A Blackburnian Warbler is more vibrantly colored and tinier in real life than you could ever imagine — like a flying jewel!
Most of them have already passed through Central Park on their way from Central and South America to their northern breeding grounds, but if you are lucky, you may still catch a glimpse of one. The males are the only North American warblers with a flaming orange throat and distinctive black-and-white markings. The females and juveniles are less brilliantly colored in the spring and all of them are a bit drabber when they return in the fall as they head back to their southern climes.
Look for them high up in the treetops or low down when sipping water or taking a bath, at Laupot or Triplets Bridge, or in the Loch in Central Park. They are named after Anne Blackburne, a British naturalist in the 1700s. If there were a reddish-purple warbler, what a thrill it would be to have it called a Boysenberrian!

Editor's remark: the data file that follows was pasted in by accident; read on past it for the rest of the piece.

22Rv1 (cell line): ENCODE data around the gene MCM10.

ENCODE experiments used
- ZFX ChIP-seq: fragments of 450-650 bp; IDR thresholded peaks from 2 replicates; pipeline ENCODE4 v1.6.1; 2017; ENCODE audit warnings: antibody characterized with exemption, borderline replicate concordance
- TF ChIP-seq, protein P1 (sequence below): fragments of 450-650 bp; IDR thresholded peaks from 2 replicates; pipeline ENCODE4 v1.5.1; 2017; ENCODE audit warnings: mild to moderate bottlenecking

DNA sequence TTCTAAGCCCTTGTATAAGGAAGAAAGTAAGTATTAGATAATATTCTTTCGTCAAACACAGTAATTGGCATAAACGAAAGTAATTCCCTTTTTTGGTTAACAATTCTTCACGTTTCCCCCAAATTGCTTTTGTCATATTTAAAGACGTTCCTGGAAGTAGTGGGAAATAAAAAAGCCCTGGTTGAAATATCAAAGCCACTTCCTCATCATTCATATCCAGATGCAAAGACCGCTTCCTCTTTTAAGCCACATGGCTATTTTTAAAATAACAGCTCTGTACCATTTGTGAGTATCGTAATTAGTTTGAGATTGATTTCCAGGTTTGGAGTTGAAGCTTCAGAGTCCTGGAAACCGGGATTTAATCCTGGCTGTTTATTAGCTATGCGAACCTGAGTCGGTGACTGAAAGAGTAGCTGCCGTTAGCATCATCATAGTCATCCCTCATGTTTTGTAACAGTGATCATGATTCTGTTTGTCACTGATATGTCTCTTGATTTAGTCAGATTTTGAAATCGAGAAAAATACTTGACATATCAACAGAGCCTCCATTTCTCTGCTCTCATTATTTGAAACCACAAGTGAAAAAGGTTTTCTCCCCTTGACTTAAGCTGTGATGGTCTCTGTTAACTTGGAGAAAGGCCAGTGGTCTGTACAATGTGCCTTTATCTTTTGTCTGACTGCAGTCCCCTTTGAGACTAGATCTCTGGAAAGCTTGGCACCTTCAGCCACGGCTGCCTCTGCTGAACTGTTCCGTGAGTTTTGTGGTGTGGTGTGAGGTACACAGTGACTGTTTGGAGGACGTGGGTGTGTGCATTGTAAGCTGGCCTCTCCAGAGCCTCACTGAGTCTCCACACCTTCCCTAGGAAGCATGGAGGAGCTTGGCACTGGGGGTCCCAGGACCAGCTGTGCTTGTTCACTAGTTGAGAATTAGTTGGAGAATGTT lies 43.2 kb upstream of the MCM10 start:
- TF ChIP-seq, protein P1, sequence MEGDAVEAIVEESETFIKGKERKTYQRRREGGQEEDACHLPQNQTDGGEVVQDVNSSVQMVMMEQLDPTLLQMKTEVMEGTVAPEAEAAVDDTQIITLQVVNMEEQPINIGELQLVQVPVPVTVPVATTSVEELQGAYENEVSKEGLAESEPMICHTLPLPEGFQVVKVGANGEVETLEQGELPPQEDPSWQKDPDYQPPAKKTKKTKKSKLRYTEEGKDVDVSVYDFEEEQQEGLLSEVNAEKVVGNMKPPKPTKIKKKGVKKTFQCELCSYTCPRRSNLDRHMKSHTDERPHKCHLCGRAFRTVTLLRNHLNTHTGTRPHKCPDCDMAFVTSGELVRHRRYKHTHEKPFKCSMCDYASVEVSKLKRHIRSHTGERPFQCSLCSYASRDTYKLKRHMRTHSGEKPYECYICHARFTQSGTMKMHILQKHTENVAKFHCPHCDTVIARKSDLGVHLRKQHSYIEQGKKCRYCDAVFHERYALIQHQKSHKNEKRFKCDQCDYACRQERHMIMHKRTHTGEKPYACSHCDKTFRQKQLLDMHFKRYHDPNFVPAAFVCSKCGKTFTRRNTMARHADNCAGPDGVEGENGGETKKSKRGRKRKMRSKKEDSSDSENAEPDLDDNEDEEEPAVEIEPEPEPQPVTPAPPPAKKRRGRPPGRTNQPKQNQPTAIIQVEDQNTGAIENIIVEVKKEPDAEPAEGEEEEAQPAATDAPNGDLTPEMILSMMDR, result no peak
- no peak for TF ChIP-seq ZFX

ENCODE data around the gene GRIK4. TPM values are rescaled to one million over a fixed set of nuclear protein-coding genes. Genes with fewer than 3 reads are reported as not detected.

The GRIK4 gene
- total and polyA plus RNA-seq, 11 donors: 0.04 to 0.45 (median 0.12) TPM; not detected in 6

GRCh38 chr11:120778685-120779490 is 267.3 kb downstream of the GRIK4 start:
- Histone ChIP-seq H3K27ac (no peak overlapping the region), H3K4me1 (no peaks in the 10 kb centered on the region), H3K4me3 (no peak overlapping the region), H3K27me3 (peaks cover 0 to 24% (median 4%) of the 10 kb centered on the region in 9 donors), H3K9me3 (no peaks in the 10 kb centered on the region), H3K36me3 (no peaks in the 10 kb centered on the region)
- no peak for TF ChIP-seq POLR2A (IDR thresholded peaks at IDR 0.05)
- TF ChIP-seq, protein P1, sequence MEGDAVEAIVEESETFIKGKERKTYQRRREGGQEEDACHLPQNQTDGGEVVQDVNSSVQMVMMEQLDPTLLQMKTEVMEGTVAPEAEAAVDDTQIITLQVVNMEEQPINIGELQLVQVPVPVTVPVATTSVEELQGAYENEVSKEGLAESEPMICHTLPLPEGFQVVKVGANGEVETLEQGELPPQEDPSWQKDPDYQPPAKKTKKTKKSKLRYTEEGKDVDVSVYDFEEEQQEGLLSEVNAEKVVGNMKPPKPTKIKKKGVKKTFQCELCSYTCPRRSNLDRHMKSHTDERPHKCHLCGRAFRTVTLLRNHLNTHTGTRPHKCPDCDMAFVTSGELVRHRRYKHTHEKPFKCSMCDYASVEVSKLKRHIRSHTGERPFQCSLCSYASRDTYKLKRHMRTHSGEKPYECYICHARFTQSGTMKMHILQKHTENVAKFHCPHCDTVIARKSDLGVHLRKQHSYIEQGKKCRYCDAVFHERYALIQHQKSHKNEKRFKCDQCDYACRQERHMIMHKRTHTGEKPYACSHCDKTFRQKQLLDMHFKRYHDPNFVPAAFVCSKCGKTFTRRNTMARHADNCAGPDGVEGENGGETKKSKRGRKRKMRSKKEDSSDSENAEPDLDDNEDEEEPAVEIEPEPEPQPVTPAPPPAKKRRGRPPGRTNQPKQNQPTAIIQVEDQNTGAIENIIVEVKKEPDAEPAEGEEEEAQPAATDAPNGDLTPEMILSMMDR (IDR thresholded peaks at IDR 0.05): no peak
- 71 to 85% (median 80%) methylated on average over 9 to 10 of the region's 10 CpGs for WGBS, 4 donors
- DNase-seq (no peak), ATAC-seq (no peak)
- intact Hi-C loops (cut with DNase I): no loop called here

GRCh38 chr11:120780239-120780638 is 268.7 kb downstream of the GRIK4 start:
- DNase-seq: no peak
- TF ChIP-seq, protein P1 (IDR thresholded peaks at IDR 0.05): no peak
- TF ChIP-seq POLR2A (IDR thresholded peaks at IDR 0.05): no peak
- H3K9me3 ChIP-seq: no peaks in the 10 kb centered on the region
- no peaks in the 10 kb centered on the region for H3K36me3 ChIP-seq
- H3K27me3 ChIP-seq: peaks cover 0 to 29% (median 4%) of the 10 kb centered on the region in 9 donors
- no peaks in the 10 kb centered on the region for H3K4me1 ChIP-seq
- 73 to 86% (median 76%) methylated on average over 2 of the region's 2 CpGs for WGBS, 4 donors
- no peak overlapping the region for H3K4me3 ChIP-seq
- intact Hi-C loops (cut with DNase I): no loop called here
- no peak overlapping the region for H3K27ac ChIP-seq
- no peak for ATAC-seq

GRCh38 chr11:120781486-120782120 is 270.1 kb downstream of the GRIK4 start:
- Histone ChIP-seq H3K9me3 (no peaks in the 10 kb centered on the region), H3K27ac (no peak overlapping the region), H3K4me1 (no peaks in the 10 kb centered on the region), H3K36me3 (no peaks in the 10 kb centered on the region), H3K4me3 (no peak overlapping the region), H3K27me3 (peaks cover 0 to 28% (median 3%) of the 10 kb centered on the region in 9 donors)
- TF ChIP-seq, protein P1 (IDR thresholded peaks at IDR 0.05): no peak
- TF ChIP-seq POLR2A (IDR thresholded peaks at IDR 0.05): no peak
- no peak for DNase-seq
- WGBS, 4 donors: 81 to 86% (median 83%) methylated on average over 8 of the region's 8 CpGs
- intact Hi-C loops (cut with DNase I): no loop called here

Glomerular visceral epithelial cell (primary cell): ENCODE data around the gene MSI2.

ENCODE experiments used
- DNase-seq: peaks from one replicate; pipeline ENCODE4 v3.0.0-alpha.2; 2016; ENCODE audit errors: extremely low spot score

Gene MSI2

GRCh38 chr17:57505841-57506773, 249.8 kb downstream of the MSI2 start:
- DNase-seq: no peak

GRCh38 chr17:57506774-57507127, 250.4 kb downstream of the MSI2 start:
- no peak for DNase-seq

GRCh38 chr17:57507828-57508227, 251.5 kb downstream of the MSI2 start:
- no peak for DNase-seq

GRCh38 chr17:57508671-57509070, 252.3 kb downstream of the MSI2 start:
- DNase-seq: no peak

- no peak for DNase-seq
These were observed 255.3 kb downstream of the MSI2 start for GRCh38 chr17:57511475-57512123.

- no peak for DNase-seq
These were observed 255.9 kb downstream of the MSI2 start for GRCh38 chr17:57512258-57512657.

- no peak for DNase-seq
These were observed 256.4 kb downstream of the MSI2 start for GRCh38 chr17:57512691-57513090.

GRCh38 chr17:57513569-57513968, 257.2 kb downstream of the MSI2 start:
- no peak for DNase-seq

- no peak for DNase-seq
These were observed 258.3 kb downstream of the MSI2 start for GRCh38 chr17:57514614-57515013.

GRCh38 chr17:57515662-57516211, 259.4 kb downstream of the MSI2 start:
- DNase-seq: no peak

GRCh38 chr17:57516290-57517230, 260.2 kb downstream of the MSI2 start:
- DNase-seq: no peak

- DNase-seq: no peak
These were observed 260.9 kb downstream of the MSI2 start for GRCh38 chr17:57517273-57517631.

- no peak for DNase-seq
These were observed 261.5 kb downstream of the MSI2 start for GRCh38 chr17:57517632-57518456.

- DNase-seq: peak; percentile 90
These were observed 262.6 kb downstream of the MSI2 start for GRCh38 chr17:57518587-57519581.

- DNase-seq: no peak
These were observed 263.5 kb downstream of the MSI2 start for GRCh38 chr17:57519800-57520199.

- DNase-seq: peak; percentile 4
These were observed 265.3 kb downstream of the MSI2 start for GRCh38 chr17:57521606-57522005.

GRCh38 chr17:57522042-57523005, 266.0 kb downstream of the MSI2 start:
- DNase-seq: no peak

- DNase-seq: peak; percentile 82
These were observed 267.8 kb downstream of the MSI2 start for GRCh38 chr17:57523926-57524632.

To read WSR’s other Central Park Birding Reports, click here.
I sort of saw one this Spring – a look at the belly with a small and quick glimpse of its throat as it was on a branch high above me. I won’t count it as a lifer until I get a better view.
Bosenberry45: Thank you for these precious gifts!
Thank you for posting this picture of such a beautiful bird. I never knew! wow!
The peregrine falcon parents who nested at 86th and WEA have 4 fledglings according to the many people I saw with binoculars and cameras with telephoto lenses as I walked down WEA this afternoon.
Thanks for featuring this bird, truly spectacular! NYC is so lucky to have such beautiful birds passing through on their migration routes. I have missed the birding season the spring due to illness so I am especially happy for these reports. Thank you West Side Rag! And kudos on your new format 🙂